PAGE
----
Equipment ranges designed for underground construction work must meet conditions regarding safety, maintenance and operation that go well beyond the demands made of machines working on the surface.
Underground working conditions – including factors such as temperature, mud or visibility – are generally extreme, so an adequate design of the units is paramount.
On top of the operative constraints mentioned above, there are also dimensional constraints: most underground mines have reduced tunnel sections which mean the total size of the equipment working within, and its maneuverability, are of great importance.
The use of inadequate equipment may cause accidents as well as holding up work due to machine breakdowns.
Equipment design must take the following factors into account:
Mobility in reduced spaces
For many tunnel sections, the equipment must have a very low profile, as well as a small radius turn that allows optimal maneuverability in confined spaces.
Crawlers or off-road vehicle tyres for uneven terrain
Crawlers or wide off-road vehicle tyres help distribute the weight of the equipment, preventing it from sinking in the mud.
Given the steep slopes commonly found in underground mines, a low center of gravity, as well as a tilting system and/or stabilizing legs help to create safer working conditions.
Visibility in an underlit underground worksite
Wide windows in the cabin, cameras providing lateral and rear vision, as well as clearance lamps and navigation lights, all help minimize accidents.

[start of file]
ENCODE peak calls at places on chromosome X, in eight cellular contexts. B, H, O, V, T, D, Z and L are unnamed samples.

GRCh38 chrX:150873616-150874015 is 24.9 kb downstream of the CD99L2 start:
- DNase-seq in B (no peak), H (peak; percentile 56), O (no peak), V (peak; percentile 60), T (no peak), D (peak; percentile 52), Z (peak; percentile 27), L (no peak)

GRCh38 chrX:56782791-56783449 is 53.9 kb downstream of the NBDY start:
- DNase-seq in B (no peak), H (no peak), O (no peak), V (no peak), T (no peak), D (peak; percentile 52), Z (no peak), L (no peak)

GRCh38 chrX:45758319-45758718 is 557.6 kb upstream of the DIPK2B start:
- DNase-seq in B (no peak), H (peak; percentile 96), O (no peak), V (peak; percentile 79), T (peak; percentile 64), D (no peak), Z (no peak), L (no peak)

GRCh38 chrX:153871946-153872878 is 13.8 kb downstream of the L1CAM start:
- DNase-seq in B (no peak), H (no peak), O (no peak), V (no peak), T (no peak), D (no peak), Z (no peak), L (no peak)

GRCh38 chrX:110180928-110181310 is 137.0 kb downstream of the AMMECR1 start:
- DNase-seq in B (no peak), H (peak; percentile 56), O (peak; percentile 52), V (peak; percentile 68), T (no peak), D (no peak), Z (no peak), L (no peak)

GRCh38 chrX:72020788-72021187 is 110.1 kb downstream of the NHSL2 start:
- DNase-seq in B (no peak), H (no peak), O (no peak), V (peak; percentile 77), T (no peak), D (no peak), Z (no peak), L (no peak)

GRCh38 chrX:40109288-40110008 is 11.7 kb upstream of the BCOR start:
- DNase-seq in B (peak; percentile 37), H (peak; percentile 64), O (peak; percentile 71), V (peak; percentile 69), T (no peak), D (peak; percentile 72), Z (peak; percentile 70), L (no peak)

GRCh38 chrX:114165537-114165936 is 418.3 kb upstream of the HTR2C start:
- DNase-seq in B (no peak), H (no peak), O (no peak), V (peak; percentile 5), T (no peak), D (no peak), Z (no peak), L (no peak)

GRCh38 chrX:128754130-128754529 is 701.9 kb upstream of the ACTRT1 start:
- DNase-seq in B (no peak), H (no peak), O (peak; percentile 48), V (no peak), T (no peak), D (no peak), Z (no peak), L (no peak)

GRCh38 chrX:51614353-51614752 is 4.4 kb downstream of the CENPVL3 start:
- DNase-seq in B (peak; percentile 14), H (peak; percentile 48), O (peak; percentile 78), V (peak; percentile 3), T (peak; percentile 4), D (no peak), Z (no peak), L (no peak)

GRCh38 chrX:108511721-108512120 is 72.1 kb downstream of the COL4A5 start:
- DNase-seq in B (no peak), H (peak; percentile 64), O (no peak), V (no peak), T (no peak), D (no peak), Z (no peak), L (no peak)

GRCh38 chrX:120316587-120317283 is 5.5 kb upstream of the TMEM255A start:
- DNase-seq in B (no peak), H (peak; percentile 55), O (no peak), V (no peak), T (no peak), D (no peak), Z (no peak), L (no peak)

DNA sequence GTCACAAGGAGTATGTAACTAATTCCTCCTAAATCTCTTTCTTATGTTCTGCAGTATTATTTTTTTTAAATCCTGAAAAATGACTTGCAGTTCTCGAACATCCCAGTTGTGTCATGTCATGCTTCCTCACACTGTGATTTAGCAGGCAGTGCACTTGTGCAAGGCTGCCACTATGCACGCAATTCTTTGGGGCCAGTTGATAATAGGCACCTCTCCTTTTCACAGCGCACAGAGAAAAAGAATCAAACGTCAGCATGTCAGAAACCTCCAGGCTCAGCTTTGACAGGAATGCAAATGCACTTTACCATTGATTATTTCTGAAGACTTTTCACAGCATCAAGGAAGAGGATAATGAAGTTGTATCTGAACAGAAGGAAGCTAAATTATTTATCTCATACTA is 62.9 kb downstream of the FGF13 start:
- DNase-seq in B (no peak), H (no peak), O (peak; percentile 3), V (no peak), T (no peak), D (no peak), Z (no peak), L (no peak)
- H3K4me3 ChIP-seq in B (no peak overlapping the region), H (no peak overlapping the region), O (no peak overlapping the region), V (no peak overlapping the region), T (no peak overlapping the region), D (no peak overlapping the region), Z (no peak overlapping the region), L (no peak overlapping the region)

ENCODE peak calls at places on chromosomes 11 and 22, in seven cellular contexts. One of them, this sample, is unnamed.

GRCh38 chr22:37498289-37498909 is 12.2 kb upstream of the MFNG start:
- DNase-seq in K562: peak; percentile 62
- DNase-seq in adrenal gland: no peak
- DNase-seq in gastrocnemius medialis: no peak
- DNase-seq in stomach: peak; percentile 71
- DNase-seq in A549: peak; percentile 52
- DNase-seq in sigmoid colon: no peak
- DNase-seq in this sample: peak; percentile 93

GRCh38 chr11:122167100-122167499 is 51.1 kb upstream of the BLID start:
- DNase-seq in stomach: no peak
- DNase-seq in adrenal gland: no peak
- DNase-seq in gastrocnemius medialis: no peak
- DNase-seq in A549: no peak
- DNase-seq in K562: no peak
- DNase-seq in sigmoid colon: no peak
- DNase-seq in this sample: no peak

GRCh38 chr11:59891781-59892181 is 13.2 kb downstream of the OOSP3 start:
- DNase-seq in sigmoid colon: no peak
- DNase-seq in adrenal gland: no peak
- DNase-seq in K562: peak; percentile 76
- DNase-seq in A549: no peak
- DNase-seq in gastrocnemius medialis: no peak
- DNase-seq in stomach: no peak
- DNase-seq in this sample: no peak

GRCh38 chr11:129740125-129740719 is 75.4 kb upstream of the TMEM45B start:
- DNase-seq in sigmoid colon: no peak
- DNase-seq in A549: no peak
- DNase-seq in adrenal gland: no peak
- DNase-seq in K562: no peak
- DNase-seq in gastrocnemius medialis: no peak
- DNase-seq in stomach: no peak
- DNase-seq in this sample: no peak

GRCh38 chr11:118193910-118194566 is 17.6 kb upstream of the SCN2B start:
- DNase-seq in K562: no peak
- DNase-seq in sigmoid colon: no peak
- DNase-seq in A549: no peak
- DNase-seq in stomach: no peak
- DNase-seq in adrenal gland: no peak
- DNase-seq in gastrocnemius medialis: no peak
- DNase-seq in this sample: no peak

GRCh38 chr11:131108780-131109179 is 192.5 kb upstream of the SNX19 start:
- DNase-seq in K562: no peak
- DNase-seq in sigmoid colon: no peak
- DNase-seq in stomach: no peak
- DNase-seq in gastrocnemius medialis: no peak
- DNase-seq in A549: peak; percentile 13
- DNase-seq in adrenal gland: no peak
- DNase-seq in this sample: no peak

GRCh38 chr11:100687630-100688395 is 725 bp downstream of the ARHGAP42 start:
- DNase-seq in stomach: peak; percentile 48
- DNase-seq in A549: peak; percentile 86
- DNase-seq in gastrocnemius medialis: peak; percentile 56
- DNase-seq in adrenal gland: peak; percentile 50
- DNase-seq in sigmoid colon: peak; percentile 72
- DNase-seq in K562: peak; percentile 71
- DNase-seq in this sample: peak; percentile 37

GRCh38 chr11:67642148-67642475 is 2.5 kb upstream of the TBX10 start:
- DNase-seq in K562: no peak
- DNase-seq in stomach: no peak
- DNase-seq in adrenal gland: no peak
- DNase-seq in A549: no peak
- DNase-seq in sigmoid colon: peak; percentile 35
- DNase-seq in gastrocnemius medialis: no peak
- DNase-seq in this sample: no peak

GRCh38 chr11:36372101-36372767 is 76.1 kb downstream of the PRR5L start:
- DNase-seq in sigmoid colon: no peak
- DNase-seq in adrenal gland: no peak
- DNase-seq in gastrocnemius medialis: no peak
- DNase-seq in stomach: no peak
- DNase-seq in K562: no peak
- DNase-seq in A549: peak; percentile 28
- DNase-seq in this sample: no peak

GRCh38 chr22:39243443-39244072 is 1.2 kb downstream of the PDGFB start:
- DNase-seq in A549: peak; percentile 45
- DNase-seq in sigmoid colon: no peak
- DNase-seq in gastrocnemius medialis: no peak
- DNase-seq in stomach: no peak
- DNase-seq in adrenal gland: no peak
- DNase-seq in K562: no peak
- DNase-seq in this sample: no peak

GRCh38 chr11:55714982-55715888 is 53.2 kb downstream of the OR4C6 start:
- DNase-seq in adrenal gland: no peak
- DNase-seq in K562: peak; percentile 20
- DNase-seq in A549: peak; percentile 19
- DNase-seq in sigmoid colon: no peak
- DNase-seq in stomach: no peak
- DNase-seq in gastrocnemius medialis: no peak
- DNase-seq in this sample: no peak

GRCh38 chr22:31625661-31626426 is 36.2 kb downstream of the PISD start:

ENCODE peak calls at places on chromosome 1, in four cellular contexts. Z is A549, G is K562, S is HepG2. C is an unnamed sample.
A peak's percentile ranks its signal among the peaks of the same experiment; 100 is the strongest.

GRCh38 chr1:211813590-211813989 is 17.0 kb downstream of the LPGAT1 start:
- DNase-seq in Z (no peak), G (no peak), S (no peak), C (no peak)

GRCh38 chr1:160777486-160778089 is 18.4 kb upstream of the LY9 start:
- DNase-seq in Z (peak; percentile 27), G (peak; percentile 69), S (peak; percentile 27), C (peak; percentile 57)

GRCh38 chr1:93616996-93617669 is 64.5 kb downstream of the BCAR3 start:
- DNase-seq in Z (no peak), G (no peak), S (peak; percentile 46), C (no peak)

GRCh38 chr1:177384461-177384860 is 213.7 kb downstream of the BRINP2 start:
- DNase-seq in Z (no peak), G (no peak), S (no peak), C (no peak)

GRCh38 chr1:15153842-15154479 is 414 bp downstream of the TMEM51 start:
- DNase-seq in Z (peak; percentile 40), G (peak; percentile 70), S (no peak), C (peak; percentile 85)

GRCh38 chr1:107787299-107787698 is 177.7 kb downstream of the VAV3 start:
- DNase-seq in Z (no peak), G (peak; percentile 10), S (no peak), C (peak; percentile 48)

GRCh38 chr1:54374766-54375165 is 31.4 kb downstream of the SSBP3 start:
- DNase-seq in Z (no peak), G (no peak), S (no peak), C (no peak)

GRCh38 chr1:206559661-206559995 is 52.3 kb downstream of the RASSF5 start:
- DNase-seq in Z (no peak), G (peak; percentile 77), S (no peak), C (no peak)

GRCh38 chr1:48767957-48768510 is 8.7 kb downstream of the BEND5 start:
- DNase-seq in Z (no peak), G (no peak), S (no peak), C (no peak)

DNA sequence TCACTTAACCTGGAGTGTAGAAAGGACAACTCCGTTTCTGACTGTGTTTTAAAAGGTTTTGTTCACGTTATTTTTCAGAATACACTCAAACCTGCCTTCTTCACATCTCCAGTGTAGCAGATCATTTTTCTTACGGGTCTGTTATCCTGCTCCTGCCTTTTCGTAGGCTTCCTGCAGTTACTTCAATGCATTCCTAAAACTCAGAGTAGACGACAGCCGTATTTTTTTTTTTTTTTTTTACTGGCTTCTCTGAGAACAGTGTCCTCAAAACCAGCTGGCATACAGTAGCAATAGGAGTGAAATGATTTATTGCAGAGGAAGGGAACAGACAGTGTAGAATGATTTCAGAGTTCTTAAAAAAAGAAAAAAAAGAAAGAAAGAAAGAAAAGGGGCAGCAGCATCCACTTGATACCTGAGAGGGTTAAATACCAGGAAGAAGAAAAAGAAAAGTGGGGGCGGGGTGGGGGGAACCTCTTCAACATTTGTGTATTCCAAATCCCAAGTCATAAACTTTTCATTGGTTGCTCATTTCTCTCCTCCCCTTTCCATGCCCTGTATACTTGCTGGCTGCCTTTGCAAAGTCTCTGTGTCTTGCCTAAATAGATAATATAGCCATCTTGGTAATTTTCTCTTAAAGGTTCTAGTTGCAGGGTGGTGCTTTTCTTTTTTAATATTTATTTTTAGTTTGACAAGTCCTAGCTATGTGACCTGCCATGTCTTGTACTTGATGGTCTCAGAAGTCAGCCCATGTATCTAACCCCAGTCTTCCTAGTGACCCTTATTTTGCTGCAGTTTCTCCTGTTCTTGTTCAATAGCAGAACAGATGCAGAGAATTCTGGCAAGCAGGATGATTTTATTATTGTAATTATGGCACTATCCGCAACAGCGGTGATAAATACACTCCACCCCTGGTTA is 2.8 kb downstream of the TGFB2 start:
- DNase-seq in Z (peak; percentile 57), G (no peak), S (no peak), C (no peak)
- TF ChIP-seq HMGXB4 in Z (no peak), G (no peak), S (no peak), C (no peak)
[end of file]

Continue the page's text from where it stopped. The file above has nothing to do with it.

Safety: Some fundamental aspects
In order to ensure the operator´s safety, it´s important for driving cabins to be structured against possible rollovers or falling objects in a tunnel, with the corresponding FOPS-ROPS certification.
It’s also key to include a fire detection and prevention system to minimize the associated risks of a fire breakout in the mine.
Air quality in the confined space of a tunnel or mine is of vital importance, with equipments designed to emit the smallest possible amount of polluting substances through catalysts and others.
Temperatures in the mine can vary drastically between 40°C in mines such as Mponeng in South Africa; all the way to subzero temperatures such as the ones commonly registered in Rasvumchorr, Russia. This requires adapting elements such as the start-up system, the temperature regulation system, as well as different types of oil.
Extreme altitude in some subterranean mines such as Uchucchacua in Peru, and the subsequent oxygen scarcity imply the need for engines that can compensate for the loss of power as well as the associated refrigeration defects.
The equipment must conform to strict painting norms to avoid corrosion in the highly acidic atmosphere of a subterranean mine, reaching a thickness of up to 140 µm.
Overall equipment design must allow for easy access service points in order to minimize downtimes. This is particularly important in underground mining, where vehicle and transport passageways must be kept free of obstacles to maintain optimal productivity flow.
Know Putzmeister’s product range for underground mining here.
- Mobility Engineering, accessed 15/05/2016, http://www.mobilityengineering.com.au/services/rops-fops-opg
- Susan Bagley et al., “Impact of Low-Emission Diesel Engines on Underground Mine Air Quality”, in National Institute for Occupational Safety and Health Grant No. R01/CCR515831-01 (2002), accessed 15/05/16, page 9, http://www.me.umn.edu/centers/cdr/reports/MiningReport.pdf
- Intelligence Mine, “The World’s 10 Coldest Mines”, 04/01/16, accessed 15/05/16, http://www.mining.com/the-worlds-10-coldest-mines/
- V.I. Demin et al., “Metereological Conditions of Icing of Underground Excavation of the Rasvumchorr Mine”, in “Physics of Auroral Phenomena”, Proc. XXX Annual Seminar, Apatity, pp. 215 – 217, 2007, accesssed 15/05/16, http://pgia.ru:81/seminar/archive/2007/6_atm/deminv_i.pdf